As we discussed in our previous post, private equity (PE) investors are increasingly turning to target markets outside of North America and Europe. And while China, India and Southeast Asia top the list, PE interest is not limited to those regions.
As we describe in our recent private equity report, Latin America is also attracting attention, particularly Brazil. So are Central and Eastern Europe (CEE), which we explore here.
A diverse region made up of former Soviet satellite states from Poland to the Balkans and including Turkey, CEE will continue to benefit from strong economic growth, closer integration with the EU, favorable demographics, and rising consumer and retail demand. As countries across the region continue to harmonize their economic and legal systems, business and consumer confidence is improving.
Across industries, major investment themes in the region include the privatization of formerly state-owned industries, consolidation by small and medium-sized enterprises (SMEs) and carve-outs. Another potential area for investment is the increased presence of PE firms’ non-CEE portfolio companies in the region.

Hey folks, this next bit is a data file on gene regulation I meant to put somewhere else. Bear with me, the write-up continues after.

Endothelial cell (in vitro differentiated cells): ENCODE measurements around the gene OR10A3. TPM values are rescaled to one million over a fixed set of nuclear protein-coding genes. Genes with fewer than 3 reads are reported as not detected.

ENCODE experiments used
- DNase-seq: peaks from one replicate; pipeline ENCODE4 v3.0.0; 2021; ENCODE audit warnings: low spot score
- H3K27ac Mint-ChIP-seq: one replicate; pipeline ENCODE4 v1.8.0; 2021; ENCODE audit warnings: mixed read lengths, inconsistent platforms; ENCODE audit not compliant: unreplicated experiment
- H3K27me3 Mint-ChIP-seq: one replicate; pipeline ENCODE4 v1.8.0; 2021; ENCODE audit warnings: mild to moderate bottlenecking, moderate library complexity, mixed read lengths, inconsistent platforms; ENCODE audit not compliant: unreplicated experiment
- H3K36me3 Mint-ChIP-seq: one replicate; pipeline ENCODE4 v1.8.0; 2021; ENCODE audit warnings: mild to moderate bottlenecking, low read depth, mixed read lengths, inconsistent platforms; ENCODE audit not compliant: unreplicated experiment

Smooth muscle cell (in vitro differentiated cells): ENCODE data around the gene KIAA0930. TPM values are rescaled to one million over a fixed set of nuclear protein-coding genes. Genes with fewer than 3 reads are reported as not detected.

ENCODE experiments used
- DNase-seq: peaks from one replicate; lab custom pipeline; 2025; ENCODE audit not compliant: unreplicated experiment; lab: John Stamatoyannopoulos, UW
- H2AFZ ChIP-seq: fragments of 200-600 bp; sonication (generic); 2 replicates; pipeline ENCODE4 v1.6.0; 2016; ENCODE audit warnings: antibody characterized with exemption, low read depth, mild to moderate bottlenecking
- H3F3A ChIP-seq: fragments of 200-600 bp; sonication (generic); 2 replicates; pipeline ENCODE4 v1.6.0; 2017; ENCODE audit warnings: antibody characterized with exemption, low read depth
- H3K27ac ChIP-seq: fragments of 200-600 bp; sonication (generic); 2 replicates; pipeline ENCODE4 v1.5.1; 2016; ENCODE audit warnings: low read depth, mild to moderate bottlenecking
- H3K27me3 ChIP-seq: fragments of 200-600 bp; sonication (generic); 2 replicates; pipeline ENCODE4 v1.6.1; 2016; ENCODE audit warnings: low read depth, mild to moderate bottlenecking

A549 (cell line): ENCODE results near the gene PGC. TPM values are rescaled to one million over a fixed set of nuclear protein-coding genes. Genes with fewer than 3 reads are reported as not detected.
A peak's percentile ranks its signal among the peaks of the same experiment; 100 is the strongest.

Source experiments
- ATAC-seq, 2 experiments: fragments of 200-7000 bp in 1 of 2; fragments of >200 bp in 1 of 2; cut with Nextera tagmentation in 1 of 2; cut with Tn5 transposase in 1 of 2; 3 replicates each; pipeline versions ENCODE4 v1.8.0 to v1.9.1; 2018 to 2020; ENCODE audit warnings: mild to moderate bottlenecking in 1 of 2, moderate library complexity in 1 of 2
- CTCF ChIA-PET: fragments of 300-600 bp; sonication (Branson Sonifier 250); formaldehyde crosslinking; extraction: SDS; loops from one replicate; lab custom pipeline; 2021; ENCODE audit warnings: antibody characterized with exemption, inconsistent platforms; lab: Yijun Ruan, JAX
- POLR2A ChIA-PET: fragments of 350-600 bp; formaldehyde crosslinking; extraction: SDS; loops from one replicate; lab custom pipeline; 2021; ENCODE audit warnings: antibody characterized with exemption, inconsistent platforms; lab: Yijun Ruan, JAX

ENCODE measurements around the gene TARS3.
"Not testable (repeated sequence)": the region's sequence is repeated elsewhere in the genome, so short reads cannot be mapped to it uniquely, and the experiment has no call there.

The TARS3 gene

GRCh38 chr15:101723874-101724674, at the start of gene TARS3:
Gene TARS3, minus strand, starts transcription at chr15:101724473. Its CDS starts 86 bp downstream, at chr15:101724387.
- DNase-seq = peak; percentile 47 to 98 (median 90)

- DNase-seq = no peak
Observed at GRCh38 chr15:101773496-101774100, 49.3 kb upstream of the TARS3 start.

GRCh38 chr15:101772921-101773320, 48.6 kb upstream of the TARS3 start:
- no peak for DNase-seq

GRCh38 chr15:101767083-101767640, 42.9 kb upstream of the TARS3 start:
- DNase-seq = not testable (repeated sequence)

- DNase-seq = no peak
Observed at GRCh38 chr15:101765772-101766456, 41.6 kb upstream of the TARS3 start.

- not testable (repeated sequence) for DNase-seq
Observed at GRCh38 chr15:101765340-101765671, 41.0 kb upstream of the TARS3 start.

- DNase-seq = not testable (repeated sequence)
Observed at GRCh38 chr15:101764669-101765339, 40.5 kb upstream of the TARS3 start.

With regional governments more open to foreign ownership, privatization opportunities are likely to continue, albeit at a slower rate, and could provide scale investment opportunities. Ongoing SME consolidation provides PE firms the opportunity to build scale and add management capabilities. Finally, as many conglomerates across the region move to streamline their portfolios and divest businesses, carve-outs become an attractive investment opportunity for PE investors going forward. Many of the trends unfolding in CEE are reminiscent of the early days of PE activity in the West. As such, lessons learned two decades ago in the US and Western Europe are relevant to investing in the region today.
Not surprisingly, the promising macro view of CEE is complicated by several challenges. The business environment still lags EU standards. Investment protection, regulatory red tape, and political and economic volatility remain persistent problems. Also, competition for the larger acquisitions will be fierce, as corporations trying to penetrate these fast-growing markets will be drawn to these large companies as platforms for expansion. Most PE deals will likely involve midsize and smaller companies. Another bottleneck for PE deals in the region is the lack of availability of deal exits through IPOs.
Finally, with their different languages, currencies, and political and economic dynamics, CEE and Turkey are by no means homogeneous markets. Thus, PE firms will need to develop localized playbooks to increase the odds of success. Building a network of local advisers and industry experts, as well as having knowledgeable people on the ground, will be critical for getting into the deal flow and successfully managing portfolio companies.